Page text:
All three HERO 7 models are now available for pre-order, with retail launches starting on September 27 internationally. The high-end HERO 7 Black goes for US$ 399, the mid-tier HERO 7 Silver is at US$ 299, and the entry-level HERO 7 White is available for US$ 199.
Polaroid OneStep+ puts a modern twist to old-school photography
Don’t judge a camera by its vintage appearance
As the throwback trend continues to be popular, print photos are coming back in style. And in a time where the Fujifilm Instax line has taken the world by storm, Polaroid jumps back in to take back the crown with their latest release, the Polaroid OneStep+.
Inspired by the 1977 OneStep model, the Polaroid OneStep+ takes the classic Polaroid camera and packs it with a bunch of cool features to pull it right into the late 2010s. You can still snap a photo instantly, just like old-school Polaroids, but now you can also use a new app that lets you do fancy stuff with your camera.
Remote Trigger, Self Timer, and Noise Trigger make it so that you can get the perfect group shot even without having to ask a stranger to take it. Give your photographs more character with Double Exposure and Light Painting. And enhance the quality of your captures with Portrait and Manual mode.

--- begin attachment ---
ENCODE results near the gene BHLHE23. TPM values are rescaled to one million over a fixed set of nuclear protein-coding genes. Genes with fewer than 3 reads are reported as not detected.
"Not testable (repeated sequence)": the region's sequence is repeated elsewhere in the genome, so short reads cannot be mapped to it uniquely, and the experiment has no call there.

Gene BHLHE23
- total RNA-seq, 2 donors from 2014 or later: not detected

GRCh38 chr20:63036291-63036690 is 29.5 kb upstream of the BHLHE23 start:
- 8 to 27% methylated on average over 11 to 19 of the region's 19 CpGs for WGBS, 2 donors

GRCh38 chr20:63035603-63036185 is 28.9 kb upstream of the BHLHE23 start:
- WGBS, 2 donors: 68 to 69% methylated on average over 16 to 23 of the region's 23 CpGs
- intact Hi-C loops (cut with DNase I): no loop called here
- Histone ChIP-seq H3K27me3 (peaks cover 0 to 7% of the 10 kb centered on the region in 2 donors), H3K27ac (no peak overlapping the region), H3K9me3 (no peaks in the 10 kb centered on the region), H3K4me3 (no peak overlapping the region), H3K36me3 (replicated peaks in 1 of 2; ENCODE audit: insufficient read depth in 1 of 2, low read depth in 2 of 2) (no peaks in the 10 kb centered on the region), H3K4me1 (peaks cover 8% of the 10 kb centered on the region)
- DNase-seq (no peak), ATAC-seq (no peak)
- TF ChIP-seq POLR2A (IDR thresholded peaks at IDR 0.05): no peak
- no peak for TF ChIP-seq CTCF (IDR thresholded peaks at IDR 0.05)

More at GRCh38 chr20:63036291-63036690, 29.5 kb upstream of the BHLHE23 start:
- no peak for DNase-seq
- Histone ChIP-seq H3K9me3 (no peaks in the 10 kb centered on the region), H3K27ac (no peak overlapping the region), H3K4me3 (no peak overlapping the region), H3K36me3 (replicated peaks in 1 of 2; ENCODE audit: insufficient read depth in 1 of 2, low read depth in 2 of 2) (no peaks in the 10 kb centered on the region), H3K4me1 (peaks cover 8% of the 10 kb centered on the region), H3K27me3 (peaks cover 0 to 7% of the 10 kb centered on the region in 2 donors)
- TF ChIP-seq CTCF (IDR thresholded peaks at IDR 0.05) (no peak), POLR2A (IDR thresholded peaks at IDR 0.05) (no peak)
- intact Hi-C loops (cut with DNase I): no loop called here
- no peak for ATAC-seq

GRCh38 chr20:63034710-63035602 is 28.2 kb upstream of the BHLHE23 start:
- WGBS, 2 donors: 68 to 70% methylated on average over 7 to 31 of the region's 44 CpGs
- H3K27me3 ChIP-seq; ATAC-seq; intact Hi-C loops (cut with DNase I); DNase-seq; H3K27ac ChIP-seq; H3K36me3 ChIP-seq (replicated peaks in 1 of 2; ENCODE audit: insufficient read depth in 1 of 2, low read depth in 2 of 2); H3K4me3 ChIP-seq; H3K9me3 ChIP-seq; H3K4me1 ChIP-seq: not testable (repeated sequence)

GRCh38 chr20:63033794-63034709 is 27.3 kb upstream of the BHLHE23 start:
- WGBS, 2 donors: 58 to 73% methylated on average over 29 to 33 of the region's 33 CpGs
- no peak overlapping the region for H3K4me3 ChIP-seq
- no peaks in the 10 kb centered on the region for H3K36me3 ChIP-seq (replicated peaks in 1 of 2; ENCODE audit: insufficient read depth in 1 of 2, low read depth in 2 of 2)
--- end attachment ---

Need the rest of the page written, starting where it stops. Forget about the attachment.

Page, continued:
Just like that, your instant photography game just got much more elevated. And apart from the i-Type film that’s specially made for this line, you can use their 600 film which gives this new and innovative little machine even more of a vintage feel. For the price you pay, I think it’d be well worth it!
The Polariod OneStep+ is available now, and you can get it for US$ 159 on their website.
Snap’s new Spectacles are here
And they actually look real good!
The idea of having cameras built into eyeglasses has always been a great one. When Snap (creator of Snapchat) decided to make that a reality with Spectacles, it almost seemed like the greatest idea ever — except it only came in one style and it wasn’t a style I was particularly fond of.
When they released the Spectacles 2, the shades-camera combo came in more colors, but the same size. I still wasn’t sold.
But, Snap’s latest Spectacles release has me wanting the famed frames. Finally, the company has announced Specs I’m on board with. Introducing, the Nico specs:
There’s also the Veronica:
Now these glasses, I’d definitely wear! They feature the same 105-degree camera and the same LED light design found on previous Spectacles. Both are only available in black and retail for US$ 200 each.
BRB, getting these glasses!